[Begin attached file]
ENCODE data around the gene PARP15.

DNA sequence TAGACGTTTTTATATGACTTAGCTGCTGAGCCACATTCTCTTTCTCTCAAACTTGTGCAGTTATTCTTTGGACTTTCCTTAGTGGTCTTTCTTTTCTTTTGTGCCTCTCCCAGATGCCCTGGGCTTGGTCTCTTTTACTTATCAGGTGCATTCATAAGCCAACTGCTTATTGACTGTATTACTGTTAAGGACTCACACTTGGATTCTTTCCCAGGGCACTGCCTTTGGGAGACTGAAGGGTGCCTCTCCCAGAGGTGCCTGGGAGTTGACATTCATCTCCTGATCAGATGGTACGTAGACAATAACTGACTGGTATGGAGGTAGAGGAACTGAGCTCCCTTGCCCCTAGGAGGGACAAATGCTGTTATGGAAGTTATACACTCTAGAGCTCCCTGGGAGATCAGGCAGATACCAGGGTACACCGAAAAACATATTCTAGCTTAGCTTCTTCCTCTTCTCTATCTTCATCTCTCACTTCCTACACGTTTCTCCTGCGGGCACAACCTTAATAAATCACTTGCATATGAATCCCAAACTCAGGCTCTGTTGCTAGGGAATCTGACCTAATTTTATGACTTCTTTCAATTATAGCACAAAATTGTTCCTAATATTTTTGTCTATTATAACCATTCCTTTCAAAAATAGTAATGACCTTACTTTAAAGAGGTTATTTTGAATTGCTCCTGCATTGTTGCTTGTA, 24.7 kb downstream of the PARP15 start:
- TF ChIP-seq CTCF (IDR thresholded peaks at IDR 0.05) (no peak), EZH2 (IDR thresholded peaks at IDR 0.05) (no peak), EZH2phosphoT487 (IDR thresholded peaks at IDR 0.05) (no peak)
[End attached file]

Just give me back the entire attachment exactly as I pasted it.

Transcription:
ENCODE data around the gene PARP15.

DNA sequence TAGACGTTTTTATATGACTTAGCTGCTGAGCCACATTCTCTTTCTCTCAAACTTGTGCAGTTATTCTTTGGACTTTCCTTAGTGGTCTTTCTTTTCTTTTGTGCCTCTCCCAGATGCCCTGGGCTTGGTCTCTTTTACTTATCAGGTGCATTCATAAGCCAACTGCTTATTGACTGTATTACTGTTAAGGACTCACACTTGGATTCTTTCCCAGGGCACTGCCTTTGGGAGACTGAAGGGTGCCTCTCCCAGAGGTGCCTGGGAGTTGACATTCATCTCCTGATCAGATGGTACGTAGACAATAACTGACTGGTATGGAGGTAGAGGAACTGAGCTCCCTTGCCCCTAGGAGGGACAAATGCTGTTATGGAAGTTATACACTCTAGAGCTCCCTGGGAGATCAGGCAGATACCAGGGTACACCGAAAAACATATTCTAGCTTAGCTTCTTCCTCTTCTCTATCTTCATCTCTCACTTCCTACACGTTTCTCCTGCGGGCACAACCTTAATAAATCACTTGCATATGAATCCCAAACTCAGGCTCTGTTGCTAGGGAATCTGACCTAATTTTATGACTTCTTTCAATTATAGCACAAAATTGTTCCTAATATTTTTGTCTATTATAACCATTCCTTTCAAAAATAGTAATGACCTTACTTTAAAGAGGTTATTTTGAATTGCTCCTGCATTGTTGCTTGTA, 24.7 kb downstream of the PARP15 start:
- TF ChIP-seq CTCF (IDR thresholded peaks at IDR 0.05) (no peak), EZH2 (IDR thresholded peaks at IDR 0.05) (no peak), EZH2phosphoT487 (IDR thresholded peaks at IDR 0.05) (no peak)